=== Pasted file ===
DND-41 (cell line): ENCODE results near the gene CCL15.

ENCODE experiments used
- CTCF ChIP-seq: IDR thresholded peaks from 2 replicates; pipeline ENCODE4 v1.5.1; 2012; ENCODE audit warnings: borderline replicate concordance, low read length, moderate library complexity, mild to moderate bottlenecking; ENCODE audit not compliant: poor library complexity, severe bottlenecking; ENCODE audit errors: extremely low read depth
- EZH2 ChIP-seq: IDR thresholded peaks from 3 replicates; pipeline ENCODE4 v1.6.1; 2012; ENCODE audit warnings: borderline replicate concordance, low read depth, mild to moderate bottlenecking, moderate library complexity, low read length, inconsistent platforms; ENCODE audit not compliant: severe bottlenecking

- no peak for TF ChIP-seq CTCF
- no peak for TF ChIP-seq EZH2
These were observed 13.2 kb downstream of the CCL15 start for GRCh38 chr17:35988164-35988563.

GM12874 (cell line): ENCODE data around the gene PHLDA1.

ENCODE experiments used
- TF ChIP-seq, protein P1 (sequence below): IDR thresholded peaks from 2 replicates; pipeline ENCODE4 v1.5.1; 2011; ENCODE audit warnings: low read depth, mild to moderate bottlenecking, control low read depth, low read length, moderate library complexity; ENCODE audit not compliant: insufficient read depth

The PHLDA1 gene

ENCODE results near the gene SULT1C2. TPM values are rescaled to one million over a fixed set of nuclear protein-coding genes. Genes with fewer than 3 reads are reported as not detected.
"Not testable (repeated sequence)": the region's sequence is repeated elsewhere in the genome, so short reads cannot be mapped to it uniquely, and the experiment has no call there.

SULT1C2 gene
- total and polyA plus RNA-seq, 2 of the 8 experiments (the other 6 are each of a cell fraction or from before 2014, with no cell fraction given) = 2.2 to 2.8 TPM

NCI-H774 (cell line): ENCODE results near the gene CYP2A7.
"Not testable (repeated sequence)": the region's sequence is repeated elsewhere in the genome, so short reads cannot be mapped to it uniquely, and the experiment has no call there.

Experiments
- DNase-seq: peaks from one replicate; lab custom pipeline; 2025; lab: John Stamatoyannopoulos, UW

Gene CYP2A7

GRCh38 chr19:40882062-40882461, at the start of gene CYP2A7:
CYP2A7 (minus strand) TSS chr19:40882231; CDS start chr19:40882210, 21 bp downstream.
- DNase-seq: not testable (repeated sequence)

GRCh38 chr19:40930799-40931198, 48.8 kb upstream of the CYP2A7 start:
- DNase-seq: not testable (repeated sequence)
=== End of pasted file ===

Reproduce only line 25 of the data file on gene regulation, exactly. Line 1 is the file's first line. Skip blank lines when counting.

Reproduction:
- DNase-seq: not testable (repeated sequence)